- Subject index
This handbook sets out the processes and products of ‘digital’ research. It is a theoretical and practical guide on how to undertake and navigate advanced research in the arts, humanities and social sciences.
Topics covered include:
- How to make research more accessible
- The use of search engines and other sources to determine the scope of work
- Research training for students
- What will theses, dissertations and research reports look like in ten years’ time?
- The storing and archiving of such research
- Ethics and methodologies in the field
- Intercultural issues
The editors focus on advances in arts- and practice-based doctorates, and their application in other fields and disciplines. The contributions chart new territory for universities, research project directors, supervisors and research students regarding the nature and format of graduate and doctoral work, as well as research ...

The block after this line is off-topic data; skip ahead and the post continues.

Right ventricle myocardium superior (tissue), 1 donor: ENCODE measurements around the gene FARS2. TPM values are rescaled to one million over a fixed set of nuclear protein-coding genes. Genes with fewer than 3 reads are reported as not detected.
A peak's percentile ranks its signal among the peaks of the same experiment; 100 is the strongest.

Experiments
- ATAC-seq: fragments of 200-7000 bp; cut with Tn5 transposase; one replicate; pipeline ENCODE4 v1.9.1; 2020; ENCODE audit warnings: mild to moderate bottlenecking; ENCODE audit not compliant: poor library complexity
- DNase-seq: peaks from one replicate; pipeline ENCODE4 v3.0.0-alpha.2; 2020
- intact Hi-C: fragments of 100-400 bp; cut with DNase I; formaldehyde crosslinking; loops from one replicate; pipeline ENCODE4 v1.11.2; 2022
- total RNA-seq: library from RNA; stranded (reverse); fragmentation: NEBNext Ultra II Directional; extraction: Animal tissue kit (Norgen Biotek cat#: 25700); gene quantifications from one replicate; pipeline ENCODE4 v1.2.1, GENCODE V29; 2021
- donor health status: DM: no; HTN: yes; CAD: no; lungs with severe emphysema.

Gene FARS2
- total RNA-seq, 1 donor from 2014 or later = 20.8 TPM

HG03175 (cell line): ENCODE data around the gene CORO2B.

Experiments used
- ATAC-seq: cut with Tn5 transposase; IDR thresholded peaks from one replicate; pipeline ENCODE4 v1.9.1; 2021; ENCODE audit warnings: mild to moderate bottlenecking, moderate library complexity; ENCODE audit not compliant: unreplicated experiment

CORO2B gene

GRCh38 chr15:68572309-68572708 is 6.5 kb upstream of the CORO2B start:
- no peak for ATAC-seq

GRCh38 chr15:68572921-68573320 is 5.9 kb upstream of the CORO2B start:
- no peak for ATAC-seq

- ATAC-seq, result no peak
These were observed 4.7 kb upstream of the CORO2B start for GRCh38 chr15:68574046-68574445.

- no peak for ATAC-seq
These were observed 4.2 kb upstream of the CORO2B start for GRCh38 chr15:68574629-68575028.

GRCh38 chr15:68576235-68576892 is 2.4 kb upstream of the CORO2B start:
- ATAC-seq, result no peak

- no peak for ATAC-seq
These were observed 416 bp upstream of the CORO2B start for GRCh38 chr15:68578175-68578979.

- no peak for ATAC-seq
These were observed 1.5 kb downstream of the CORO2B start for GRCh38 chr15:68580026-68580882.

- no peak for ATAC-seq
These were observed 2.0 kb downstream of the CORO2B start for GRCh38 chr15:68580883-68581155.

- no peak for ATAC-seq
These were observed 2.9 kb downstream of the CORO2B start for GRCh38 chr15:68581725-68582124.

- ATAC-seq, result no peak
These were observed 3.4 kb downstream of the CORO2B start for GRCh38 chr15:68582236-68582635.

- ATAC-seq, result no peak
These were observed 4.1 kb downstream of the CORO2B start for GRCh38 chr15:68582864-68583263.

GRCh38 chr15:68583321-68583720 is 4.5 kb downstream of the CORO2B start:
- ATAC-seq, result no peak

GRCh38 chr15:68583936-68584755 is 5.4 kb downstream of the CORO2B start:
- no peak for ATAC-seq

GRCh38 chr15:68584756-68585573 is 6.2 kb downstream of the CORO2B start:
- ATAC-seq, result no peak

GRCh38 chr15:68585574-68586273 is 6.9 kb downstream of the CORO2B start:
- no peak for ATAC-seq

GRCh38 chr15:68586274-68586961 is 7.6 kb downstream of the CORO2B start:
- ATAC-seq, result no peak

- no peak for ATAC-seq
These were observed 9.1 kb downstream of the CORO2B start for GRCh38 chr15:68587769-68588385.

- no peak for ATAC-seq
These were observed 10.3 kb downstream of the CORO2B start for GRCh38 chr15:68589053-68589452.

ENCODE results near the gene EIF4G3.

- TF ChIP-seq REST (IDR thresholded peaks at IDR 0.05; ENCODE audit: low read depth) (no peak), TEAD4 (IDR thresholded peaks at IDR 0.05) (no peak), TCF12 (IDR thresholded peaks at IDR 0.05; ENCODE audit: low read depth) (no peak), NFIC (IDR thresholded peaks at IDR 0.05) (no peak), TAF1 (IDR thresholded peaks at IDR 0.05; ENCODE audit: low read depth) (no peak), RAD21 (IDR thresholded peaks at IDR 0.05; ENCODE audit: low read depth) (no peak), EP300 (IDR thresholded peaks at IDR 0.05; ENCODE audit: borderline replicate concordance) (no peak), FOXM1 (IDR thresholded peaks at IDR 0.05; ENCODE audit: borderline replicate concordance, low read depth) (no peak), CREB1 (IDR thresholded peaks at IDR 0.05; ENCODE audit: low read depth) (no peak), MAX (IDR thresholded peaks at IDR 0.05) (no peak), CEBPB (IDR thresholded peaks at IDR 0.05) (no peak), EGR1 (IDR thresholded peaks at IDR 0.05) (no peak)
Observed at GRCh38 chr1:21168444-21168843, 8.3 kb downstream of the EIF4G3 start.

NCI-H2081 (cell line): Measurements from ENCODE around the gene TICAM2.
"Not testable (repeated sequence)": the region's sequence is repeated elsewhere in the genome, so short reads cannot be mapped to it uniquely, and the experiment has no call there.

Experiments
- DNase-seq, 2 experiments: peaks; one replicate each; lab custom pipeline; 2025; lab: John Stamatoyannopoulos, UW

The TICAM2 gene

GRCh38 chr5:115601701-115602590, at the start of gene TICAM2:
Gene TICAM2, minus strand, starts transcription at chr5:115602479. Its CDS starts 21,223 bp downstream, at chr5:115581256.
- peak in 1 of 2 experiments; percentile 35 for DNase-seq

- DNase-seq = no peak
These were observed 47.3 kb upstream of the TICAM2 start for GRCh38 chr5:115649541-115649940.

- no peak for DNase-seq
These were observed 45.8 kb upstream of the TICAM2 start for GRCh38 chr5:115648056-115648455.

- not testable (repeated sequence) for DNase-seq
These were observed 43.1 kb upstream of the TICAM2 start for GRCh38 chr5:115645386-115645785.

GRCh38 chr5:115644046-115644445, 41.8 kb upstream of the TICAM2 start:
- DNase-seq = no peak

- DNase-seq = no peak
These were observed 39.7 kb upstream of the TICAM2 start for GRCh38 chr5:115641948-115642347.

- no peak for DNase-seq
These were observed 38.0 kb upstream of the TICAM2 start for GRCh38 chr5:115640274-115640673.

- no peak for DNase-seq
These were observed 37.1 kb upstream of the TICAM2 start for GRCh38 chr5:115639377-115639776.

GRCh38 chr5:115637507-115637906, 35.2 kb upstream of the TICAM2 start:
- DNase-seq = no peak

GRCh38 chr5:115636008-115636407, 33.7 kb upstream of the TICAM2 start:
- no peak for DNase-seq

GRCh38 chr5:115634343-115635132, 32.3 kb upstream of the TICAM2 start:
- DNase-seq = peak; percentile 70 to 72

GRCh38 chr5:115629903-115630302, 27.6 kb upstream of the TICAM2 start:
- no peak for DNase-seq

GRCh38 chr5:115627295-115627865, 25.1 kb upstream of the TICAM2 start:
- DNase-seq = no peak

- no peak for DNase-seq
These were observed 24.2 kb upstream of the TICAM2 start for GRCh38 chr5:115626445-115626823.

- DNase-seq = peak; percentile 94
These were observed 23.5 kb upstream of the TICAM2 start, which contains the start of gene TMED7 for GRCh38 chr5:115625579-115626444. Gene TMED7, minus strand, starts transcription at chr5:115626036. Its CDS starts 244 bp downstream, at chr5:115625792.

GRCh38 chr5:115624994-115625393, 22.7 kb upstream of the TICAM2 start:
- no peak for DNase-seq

Chapter 26: Implications for Research Training and Examination for Design PhDs
Implications for Research Training and Examination for Design PhDs
A Designerly Way of Researching
It is commonly recognized by the design research community that there is a ‘designerly’ way of knowing articulated by Nigel Cross (1982, 2006), that is distinct from other types of knowledge. Cross positions it as a third way of knowing, distinct from a Scientific or Humanities approach. He uses this simple model to highlight the various philosophical differences between the three disciplines. Cross differentiates them (1982, p. 222) by contrasting the phenomenon of study as:
- In the sciences: the natural world
- In the humanities: human experience
- In design: the man-made world
When Cross and his colleagues at the Royal College of Art proposed the idea of designerly ...